Get 20M+ Full-Text Papers For Less Than $1.50/day. Start a 14-Day Trial for You or Your Team.

Learn More →

Simple Conversation or Secret Treaty? The Taft-Katsura Memorandum in Korean Historical Memory

Simple Conversation or Secret Treaty? The Taft-Katsura Memorandum in Korean Historical Memory For generations of North and South Koreans, the 1905 Taft-Katsura Memorandum or “secret treaty” has been emblematic of the US decision to support the Japanese annexation of Korea around the turn of the twentieth century. While scholars have periodically raised objections to the popular tropes of a backroom treaty that dictated the fate of Korea, these have had little impact on how the Taft-Katsura Memorandum has been imagined by many Koreans. In the case of North Korea, the Memorandum is yet another evidence of American perfidy which justifies the need for constant vigilance and avoidance of undue dependence on any outside power. In South Korea, the dominant narrative of the Taft-Katsura Memorandum is not one of America living up to its evil reputation, but of America falling short of its good ideals. In the case of both North and South Korea, depictions of the Taft-Katsura Memorandum in textbooks, popular comic book histories, and political editorials probably exert far more influence on how this document is remembered and understood than do a dozen scholarly articles on the subject. The persistence of the idea of a Taft-Katsura “secret treaty” in narratives of modern Korean history illustrates the tension between actuality, scholarly history, and popular memory. http://www.deepdyve.com/assets/images/DeepDyve-Logo-lg.png Journal of Korean Studies Duke University Press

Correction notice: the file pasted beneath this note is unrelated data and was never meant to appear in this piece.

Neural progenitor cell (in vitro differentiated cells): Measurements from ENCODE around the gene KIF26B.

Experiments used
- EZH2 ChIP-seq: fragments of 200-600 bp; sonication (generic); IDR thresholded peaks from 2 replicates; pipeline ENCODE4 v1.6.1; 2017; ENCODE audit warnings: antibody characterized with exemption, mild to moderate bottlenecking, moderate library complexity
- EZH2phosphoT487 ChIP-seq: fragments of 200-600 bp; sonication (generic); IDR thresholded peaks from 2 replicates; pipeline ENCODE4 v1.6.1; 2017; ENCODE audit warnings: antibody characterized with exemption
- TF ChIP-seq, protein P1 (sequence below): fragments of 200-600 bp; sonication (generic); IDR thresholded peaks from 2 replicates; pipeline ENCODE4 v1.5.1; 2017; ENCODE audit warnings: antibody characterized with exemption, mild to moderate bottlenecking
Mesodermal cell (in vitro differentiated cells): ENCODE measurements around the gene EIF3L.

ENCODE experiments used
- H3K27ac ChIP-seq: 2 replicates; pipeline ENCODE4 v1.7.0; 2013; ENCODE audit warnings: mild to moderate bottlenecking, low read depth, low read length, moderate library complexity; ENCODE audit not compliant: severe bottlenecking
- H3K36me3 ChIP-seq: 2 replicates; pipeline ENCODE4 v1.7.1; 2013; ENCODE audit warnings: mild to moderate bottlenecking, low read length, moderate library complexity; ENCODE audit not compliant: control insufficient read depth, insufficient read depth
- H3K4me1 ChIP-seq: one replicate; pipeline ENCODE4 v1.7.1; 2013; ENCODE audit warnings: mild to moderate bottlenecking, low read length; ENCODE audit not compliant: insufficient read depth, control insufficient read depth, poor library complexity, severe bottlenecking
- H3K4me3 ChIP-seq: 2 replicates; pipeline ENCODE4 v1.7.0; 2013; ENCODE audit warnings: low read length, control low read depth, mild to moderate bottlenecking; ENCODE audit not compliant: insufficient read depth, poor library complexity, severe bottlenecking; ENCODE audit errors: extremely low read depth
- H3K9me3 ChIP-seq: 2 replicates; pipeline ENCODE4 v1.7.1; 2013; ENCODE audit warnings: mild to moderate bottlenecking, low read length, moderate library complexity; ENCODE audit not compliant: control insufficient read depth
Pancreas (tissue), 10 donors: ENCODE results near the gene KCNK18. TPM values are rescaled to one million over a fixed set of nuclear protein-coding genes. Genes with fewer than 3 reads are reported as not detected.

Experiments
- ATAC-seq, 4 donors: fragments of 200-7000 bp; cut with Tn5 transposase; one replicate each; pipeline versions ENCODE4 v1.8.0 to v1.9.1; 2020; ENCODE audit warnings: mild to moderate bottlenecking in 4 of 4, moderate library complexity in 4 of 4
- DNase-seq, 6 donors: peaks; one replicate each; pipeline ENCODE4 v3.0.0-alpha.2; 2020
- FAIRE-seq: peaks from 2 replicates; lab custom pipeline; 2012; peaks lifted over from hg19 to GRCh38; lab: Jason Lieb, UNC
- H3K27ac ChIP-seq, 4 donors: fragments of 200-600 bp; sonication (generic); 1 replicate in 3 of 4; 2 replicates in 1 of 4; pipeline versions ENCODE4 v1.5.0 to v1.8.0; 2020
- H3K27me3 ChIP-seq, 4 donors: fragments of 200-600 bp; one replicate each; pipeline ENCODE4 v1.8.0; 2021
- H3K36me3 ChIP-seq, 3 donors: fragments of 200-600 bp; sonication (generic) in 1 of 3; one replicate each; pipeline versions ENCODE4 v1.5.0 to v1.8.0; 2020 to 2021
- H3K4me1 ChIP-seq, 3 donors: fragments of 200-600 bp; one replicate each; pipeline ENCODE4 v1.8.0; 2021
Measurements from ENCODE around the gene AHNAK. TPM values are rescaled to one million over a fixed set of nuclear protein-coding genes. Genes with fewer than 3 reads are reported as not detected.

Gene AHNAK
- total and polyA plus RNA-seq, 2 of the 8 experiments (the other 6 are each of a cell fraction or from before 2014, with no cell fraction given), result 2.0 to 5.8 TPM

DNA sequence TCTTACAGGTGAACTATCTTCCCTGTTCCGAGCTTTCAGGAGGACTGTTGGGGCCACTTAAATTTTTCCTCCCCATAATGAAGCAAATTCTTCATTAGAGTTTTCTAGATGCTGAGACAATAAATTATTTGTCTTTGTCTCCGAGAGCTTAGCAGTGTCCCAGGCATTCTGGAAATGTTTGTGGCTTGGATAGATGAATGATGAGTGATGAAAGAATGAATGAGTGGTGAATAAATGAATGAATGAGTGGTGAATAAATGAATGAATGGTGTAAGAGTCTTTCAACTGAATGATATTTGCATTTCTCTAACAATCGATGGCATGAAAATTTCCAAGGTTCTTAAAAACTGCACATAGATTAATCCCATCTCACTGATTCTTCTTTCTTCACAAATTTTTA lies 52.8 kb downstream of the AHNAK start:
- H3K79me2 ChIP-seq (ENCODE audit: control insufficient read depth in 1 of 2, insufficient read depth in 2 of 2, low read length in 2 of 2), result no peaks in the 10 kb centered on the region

Simple Conversation or Secret Treaty? The Taft-Katsura Memorandum in Korean Historical Memory

Journal of Korean Studies , Volume 19 (1) – Mar 14, 2014

Loading next page...
 
/lp/duke-university-press/simple-conversation-or-secret-treaty-the-taft-katsura-memorandum-in-63uf2hEkf6
Copyright
Copyright © 2014 by the Trustees of Columbia University in the City of New York
ISSN
0731-1613
eISSN
2158-1665
DOI
10.1353/jks.2014.0003
Publisher site
See Article on Publisher Site

Abstract

For generations of North and South Koreans, the 1905 Taft-Katsura Memorandum or “secret treaty” has been emblematic of the US decision to support the Japanese annexation of Korea around the turn of the twentieth century. While scholars have periodically raised objections to the popular tropes of a backroom treaty that dictated the fate of Korea, these have had little impact on how the Taft-Katsura Memorandum has been imagined by many Koreans. In the case of North Korea, the Memorandum is yet another evidence of American perfidy which justifies the need for constant vigilance and avoidance of undue dependence on any outside power. In South Korea, the dominant narrative of the Taft-Katsura Memorandum is not one of America living up to its evil reputation, but of America falling short of its good ideals. In the case of both North and South Korea, depictions of the Taft-Katsura Memorandum in textbooks, popular comic book histories, and political editorials probably exert far more influence on how this document is remembered and understood than do a dozen scholarly articles on the subject. The persistence of the idea of a Taft-Katsura “secret treaty” in narratives of modern Korean history illustrates the tension between actuality, scholarly history, and popular memory.

Journal

Journal of Korean StudiesDuke University Press

Published: Mar 14, 2014

There are no references for this article.